Sat, Nov 27, 2010
The New Paper
Mum's worst fears come true
Maid to be charged for murder of 12-year-old girl
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By Vivien Chan

HER small frame lay lifeless and bloodied on the ground in front of the rubbish collection area.

The little pyjama-clad girl had no identity documents on her, so police officers had to knock on doors in the Hougang HDB block yesterday morning asking if families were missing any children at home.

"Do you have children and are they home?" they asked.

While they were doing so, the little girl's mother was frantically doing the same.

Having discovered her 12-year-old daughter missing, she had approached a neighbour's son to ask him if he had seen her.

She was particularly worried as her daughter, Linda Lee,was physically disabled and had low IQ.

The girl, who could not walk on her own and could hardly speak, attended a special school nearby.

Moments later, when the woman saw police officers at her block, she rushed to them for help in finding her daughter.

That's when they told her they had found a body at the bottom of the block, and led her to identify it.

The woman's worst fears were confirmed when she peeled back the sheet covering the girl's body and caught sight of the familiar white pyjamas belonging to her daughter.

It was her darling.

Her body was lying on its side on the ground. How did she end up there? What happened?

Police said they received a call at 6.05am informing them that a young girl was found dead at the foot of Block 573 at Hougang Street 51.

The girl was pronounced dead 15 minutes later.

Police has classified the case as murder.

Early yesterday afternoon, police officers were seen leading the girl's maid away into a police van.

She is believed to be a new maid.

Madam Lim Soh Keng, 41, who lives on the same fourth storey as the Lees, said that the Lees "adored" their only child even though she had special needs.

They took her out regularly and bought her many things as "their house is full of toys".

Madam Lim said: "It's really so sad, the girl had just learnt how to walk about two years ago."

Even so, she could not walk without support.

The cheerful girl, who often greeted Madam Lim as "aunty" with a big smile, also loved holding hands.

"Whenever I walked by her, she would reach out and hold my hand. I've watched her grow, and I was so happy for her because she improved so much," said Madam Lim.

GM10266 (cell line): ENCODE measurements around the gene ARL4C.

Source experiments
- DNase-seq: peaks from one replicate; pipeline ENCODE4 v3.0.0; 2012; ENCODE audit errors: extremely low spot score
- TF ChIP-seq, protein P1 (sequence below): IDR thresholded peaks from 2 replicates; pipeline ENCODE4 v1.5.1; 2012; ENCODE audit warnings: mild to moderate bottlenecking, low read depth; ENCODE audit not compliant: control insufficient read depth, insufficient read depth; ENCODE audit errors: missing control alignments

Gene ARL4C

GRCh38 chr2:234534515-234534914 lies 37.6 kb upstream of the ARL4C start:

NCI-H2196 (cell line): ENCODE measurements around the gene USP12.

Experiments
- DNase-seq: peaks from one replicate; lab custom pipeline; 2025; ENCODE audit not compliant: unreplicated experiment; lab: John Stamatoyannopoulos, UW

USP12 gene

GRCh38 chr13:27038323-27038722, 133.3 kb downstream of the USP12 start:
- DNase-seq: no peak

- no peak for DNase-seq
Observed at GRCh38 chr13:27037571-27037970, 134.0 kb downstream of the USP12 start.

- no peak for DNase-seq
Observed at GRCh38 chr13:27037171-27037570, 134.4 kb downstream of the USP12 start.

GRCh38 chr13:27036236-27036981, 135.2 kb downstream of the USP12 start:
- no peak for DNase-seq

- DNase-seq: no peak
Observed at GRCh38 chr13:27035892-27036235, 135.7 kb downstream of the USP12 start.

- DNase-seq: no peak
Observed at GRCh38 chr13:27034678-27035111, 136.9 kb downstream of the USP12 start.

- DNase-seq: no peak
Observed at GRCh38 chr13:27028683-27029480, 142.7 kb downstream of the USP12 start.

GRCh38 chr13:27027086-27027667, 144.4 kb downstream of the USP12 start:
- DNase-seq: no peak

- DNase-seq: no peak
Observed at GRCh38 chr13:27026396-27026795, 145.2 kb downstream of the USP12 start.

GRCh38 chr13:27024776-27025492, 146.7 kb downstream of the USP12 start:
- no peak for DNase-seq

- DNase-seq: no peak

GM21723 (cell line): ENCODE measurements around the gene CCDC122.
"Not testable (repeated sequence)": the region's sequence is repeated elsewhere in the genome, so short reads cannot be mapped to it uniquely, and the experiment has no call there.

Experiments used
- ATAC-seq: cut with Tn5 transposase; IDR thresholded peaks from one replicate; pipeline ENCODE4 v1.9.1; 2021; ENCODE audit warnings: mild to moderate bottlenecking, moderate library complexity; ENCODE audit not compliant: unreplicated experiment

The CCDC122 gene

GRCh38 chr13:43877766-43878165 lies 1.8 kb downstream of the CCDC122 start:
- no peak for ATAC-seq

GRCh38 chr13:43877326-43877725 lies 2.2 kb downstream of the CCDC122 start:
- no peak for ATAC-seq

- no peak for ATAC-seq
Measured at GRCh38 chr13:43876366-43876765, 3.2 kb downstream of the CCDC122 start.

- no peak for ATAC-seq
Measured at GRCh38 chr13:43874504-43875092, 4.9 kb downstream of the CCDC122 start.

According to her, Linda, who had shoulder-length hair, could manage only simple words like "papa", "mama", "aunty", "hi" and "bye".


Another neighbour from the same block, who wanted to be known only as Mr Vijay, 47, said: "Although (Linda) was not normal, she was pretty. It's very sad."

When Madam Lim, a housewife, walked by the Lee's unit yesterday while police officers were inside, she said she noticed the family's Indonesian maid, dressed in T-shirt and shorts, sitting near the door of the four-room flat.

"She looked normal," she said.

Madam Lim said that the maid started working for the Lees' barely a month ago.

She thought she was "not as friendly" as the previous maid, but Madam Lim thought it was because she was new and did not know anyone else.

The previous maid had worked about three years with the Lees, she said.

She added: "The previous maid was very friendly and she always said 'hi' to neighbours.

"She also loved (Linda). She would carry her everywhere."

Linda's paternal grandmother, Madam Koh Lee Eng, in her 70s, said that she last saw her granddaughter on Sunday, when the family last had dinner together.

Read also:
» Disabled girl murdered in Hougang
» Indonesian maid arrested for murder of 12-year-old girl
» Girl, 12, found murdered in Hougang

Madam Koh, a food stall owner, said that she visited Linda every Sunday as it was her day off.

"She was a very good girl," she said in Mandarin.

She added that her son had called early yesterday morning and said through tears that her grandchild was dead.

Shocked, both grandparents rushed down to the Hougang flat.

"I am very confused now," she said.

Anyone with information can call the police hotline at 1800-255 0000.

This article was first published in The New Paper.

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